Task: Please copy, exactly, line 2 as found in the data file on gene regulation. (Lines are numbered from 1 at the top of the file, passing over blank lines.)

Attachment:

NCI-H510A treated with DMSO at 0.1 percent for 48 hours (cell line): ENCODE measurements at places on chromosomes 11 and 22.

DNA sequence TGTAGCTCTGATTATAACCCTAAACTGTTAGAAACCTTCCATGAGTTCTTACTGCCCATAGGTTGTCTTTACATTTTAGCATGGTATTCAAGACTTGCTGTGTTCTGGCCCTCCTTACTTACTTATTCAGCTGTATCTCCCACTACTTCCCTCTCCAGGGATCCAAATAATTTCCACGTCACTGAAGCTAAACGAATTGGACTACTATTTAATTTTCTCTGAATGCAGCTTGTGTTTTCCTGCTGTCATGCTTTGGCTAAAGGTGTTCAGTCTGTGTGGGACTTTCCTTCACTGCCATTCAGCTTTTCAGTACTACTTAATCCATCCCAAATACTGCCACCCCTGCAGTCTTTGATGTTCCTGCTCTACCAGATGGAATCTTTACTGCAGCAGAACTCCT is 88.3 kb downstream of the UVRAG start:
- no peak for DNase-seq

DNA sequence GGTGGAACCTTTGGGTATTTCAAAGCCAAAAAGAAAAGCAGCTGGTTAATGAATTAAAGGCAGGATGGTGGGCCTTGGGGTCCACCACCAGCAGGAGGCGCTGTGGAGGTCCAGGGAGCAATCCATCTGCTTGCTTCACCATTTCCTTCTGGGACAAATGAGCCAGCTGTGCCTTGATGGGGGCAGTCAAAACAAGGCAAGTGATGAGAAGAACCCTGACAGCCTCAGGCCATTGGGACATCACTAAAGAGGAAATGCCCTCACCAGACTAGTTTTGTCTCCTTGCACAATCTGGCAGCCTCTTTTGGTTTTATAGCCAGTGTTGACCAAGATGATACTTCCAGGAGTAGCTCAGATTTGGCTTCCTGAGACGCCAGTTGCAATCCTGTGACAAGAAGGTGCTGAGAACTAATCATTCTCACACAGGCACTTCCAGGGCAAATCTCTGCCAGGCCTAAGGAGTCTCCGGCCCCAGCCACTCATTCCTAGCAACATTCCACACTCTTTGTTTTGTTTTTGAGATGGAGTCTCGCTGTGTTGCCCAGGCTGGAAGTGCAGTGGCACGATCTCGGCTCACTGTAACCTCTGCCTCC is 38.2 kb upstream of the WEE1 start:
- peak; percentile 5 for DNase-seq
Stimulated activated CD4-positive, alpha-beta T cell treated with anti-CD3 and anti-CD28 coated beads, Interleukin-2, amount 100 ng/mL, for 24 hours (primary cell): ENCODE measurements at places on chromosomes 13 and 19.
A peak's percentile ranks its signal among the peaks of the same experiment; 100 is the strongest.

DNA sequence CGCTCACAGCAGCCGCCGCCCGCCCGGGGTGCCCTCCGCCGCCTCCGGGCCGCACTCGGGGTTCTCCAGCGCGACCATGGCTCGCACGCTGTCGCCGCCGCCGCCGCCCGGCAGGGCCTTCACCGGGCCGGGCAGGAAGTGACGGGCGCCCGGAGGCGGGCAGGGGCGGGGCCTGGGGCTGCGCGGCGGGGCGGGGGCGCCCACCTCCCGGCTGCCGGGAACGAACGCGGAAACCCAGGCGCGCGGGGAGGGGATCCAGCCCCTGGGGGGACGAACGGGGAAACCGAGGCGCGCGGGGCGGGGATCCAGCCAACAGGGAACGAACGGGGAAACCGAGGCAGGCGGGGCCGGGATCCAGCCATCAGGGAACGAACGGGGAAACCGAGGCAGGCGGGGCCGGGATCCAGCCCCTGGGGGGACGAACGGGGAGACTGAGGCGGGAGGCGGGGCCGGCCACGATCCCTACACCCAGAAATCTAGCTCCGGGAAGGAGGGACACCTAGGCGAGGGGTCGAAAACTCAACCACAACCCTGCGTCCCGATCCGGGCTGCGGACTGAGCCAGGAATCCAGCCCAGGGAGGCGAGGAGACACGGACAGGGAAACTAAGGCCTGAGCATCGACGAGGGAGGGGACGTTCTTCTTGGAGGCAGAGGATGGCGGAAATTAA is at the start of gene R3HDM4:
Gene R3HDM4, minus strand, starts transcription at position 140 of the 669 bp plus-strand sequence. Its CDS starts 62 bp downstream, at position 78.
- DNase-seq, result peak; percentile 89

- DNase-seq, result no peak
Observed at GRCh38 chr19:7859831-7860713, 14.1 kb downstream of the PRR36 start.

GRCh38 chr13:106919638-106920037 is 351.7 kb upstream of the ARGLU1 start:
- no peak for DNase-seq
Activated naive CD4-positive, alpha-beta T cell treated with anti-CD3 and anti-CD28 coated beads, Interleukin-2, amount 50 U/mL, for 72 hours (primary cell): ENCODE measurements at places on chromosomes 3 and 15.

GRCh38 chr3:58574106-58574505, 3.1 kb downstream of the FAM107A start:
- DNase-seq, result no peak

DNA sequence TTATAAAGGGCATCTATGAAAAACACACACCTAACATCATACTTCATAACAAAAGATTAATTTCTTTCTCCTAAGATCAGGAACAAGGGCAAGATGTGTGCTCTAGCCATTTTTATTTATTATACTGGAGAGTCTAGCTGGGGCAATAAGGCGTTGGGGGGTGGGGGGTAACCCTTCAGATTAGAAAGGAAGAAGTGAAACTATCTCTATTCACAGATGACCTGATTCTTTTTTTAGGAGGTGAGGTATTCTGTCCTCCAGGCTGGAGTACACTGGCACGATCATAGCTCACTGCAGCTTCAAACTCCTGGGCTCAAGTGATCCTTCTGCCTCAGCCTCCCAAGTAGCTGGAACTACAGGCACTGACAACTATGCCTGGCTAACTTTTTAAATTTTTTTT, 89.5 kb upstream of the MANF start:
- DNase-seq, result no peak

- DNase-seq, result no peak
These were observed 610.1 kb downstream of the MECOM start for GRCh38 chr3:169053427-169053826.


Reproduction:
DNA sequence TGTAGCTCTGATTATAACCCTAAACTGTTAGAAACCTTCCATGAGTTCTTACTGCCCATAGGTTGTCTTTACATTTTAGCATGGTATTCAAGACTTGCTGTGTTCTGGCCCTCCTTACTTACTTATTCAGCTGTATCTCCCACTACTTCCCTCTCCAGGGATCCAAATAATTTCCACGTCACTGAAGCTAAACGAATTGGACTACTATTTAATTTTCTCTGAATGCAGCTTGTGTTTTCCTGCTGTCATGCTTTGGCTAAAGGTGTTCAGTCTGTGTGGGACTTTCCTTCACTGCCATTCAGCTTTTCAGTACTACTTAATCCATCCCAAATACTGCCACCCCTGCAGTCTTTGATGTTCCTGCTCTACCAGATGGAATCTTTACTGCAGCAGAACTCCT is 88.3 kb downstream of the UVRAG start: